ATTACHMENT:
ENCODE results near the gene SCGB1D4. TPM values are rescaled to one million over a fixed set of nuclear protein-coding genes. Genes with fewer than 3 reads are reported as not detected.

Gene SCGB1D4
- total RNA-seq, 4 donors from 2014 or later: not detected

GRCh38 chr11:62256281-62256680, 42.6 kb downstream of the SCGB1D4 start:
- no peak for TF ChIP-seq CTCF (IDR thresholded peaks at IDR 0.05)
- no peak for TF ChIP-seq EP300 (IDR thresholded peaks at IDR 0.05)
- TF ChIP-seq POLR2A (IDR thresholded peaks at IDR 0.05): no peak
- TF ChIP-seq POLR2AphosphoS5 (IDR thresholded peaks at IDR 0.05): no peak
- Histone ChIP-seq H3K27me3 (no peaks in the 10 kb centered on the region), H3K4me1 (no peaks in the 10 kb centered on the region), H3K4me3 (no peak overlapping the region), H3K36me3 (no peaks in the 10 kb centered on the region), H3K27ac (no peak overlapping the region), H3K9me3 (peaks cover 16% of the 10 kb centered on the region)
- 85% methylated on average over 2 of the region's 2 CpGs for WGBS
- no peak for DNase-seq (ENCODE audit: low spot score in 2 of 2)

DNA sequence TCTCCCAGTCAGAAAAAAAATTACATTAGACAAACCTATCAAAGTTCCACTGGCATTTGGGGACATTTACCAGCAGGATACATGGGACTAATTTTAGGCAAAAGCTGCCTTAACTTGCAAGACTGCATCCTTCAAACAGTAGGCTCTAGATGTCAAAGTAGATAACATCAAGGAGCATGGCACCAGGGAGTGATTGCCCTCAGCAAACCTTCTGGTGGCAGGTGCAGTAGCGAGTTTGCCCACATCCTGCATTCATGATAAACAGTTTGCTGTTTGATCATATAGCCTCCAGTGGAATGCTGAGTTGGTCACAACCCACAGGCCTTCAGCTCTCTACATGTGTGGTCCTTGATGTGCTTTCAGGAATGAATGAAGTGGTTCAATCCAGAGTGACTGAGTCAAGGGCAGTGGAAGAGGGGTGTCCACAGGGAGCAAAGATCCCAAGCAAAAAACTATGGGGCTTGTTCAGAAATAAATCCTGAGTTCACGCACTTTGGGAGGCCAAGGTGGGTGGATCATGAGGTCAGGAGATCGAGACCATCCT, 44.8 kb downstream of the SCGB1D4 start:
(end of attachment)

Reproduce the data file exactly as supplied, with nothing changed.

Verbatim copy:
ENCODE results near the gene SCGB1D4. TPM values are rescaled to one million over a fixed set of nuclear protein-coding genes. Genes with fewer than 3 reads are reported as not detected.

Gene SCGB1D4
- total RNA-seq, 4 donors from 2014 or later: not detected

GRCh38 chr11:62256281-62256680, 42.6 kb downstream of the SCGB1D4 start:
- no peak for TF ChIP-seq CTCF (IDR thresholded peaks at IDR 0.05)
- no peak for TF ChIP-seq EP300 (IDR thresholded peaks at IDR 0.05)
- TF ChIP-seq POLR2A (IDR thresholded peaks at IDR 0.05): no peak
- TF ChIP-seq POLR2AphosphoS5 (IDR thresholded peaks at IDR 0.05): no peak
- Histone ChIP-seq H3K27me3 (no peaks in the 10 kb centered on the region), H3K4me1 (no peaks in the 10 kb centered on the region), H3K4me3 (no peak overlapping the region), H3K36me3 (no peaks in the 10 kb centered on the region), H3K27ac (no peak overlapping the region), H3K9me3 (peaks cover 16% of the 10 kb centered on the region)
- 85% methylated on average over 2 of the region's 2 CpGs for WGBS
- no peak for DNase-seq (ENCODE audit: low spot score in 2 of 2)

DNA sequence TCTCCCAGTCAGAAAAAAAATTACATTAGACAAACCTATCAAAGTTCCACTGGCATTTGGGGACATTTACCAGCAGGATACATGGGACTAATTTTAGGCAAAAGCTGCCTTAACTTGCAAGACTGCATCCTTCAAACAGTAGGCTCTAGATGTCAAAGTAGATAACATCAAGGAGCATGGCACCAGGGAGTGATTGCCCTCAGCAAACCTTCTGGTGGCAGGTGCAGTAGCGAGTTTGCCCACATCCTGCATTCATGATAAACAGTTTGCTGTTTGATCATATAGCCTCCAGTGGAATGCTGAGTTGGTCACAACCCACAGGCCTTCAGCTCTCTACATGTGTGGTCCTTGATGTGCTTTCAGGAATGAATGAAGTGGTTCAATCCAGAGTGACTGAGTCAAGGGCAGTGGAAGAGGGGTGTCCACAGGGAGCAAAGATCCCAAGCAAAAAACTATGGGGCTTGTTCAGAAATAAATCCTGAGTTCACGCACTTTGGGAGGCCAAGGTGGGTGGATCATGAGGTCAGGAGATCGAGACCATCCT, 44.8 kb downstream of the SCGB1D4 start: